4. General Electric Company (GE): Conglomerates industry with a market cap of $190.49B. Cash and Equivalents at $136.4B. It is a diversified technology and financial services corporation. Its products and services range from aircraft engines, power generation, water processing, and household appliances to medical imaging, business and consumer financing and industrial products. Its segments include Energy Infrastructure, Technology Infrastructure, NBC Universal, GE Capital and Home & Business Solutions.
5. Banco Santander, S.A. (STD): Regional Banks industry with a market cap of $85.06B. Cash and Equivalents at $123.59B. It operates principally in Spain, the United Kingdom, Portugal, other European countries, Brazil and other Latin American countries and the United States, offering a range of financial products. It operates in four segments: Continental Europe, United Kingdom, Latin America and Sovereign.
6. Bank of America Corporation (BAC): Money centre Banks industry with a market cap of $99.59B. Cash and Equivalents at $119.53B. It serves individual consumers, small and middle market businesses, corporations and governments with a range of banking, investing, asset management and other financial and risk management products and services. It provides a range of banking and non-banking financial services and products through six business segments: Deposits, Global Card Services, Home Loans & Insurance, Global Commercial Banking, Global Banking & Markets (GBAM) and Global Wealth & Investment Management (GWIM), with the remaining operations recorded in All Other.
7. Royal Bank of Scotland Group PLC (RBS): Money centre Banks industry with a market cap of $33.45B. Cash and Equivalents at $97.82B. It operates in the United Kingdom, the United States, and internationally through its two principal subsidiaries, The Royal Bank of Scotland plc and National Westminster Bank Plc. Its business segments include: UK Retail, UK Corporate, Wealth, Global Banking and Markets (GBM), Global Transaction Services, Ulster Bank, US Retail and Commercial and RBS Insurance.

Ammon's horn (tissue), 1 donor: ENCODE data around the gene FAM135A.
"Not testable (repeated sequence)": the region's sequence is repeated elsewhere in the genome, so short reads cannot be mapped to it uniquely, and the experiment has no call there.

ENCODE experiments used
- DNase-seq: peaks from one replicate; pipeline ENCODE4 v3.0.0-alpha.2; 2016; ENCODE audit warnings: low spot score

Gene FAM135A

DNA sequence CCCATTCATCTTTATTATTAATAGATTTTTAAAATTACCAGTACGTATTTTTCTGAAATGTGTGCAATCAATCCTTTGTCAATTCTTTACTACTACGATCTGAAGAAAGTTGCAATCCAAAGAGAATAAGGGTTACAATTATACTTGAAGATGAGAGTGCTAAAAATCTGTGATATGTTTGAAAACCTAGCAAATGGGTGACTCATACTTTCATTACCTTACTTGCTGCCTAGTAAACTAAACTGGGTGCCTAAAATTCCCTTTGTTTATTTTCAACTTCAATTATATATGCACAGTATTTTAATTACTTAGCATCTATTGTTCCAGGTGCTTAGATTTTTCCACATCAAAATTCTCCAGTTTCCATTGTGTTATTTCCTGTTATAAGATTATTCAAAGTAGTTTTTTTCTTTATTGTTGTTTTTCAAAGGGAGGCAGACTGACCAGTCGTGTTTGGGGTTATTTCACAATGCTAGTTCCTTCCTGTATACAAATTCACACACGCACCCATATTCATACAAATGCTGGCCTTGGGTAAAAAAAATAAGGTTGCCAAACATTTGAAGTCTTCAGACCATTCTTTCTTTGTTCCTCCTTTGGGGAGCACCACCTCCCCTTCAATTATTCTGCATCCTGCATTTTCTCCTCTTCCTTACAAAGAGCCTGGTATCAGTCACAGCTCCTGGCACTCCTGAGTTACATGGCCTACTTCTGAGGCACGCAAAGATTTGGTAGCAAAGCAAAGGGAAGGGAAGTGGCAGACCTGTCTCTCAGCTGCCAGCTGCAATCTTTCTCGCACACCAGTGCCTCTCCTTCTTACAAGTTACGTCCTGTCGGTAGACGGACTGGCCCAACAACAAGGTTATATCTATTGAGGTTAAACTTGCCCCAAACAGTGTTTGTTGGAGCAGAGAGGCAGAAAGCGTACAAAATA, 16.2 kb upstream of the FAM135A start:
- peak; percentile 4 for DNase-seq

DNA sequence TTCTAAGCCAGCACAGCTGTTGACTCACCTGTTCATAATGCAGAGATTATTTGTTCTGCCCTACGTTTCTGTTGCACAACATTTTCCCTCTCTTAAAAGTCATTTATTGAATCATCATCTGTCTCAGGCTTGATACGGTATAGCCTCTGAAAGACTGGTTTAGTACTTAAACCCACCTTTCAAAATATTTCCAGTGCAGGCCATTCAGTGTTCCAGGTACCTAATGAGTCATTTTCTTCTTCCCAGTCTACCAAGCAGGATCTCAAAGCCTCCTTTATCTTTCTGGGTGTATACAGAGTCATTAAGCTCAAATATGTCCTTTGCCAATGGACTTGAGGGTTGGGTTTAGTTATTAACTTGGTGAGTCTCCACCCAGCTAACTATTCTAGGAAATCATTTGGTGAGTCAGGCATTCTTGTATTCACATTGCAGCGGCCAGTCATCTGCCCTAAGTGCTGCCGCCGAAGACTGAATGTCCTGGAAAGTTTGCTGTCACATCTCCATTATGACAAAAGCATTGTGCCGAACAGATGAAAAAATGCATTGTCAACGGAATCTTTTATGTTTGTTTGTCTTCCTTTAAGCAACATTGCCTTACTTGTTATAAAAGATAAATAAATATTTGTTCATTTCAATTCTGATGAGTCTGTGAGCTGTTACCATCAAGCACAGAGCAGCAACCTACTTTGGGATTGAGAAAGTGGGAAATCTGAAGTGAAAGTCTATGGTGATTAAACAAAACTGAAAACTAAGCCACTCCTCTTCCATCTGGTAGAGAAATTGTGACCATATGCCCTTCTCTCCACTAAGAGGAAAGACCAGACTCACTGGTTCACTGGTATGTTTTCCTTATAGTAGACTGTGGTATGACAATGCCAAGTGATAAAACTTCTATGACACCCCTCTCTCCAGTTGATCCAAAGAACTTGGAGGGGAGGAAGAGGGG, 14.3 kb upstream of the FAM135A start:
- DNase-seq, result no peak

8. Lloyds TSB Group PLC (LYG): Money centre Banks industry with a market cap of $47.25B. Cash and Equivalents at $88.94B. It provides a range of banking and financial services, primarily in the United Kingdom, to personal and corporate customers. Its main business activities are retail, commercial and corporate banking, general insurance, and life, pensions and investment provision. It also operates an international banking business with a global footprint in over 30 countries.
9. Credit Suisse Group AG (CS): Investment Services industry with a market cap of $42.34B. Cash and Equivalents at $87.16B. It provides advisory services, solutions and products to companies, institutional clients and private clients globally, as well as to the retail clients in Switzerland. It operates in three business segments: Private Banking, Investment Banking and Asset Management.
10. HSBC Holdings PLC (HBC): Regional Banks industry with a market cap of $177.94B. Cash and Equivalents at $71.75B. It is a global banking and financial services organisations. As of December 31, 2010, it provided a range of financial services to around 95 million customers through two customer groups, Personal Financial Services (PFS), including consumer finance, and Commercial Banking (CMB), and two global businesses, Global Banking and Markets (GB&M), and Global Private Banking (GPB). As of December 31, 2010, the Company had an international network of some 7,500 offices in 87 countries and territories in six geographical regions; Europe, Hong Kong, Rest of Asia-Pacific, the Middle East, North America and Latin America.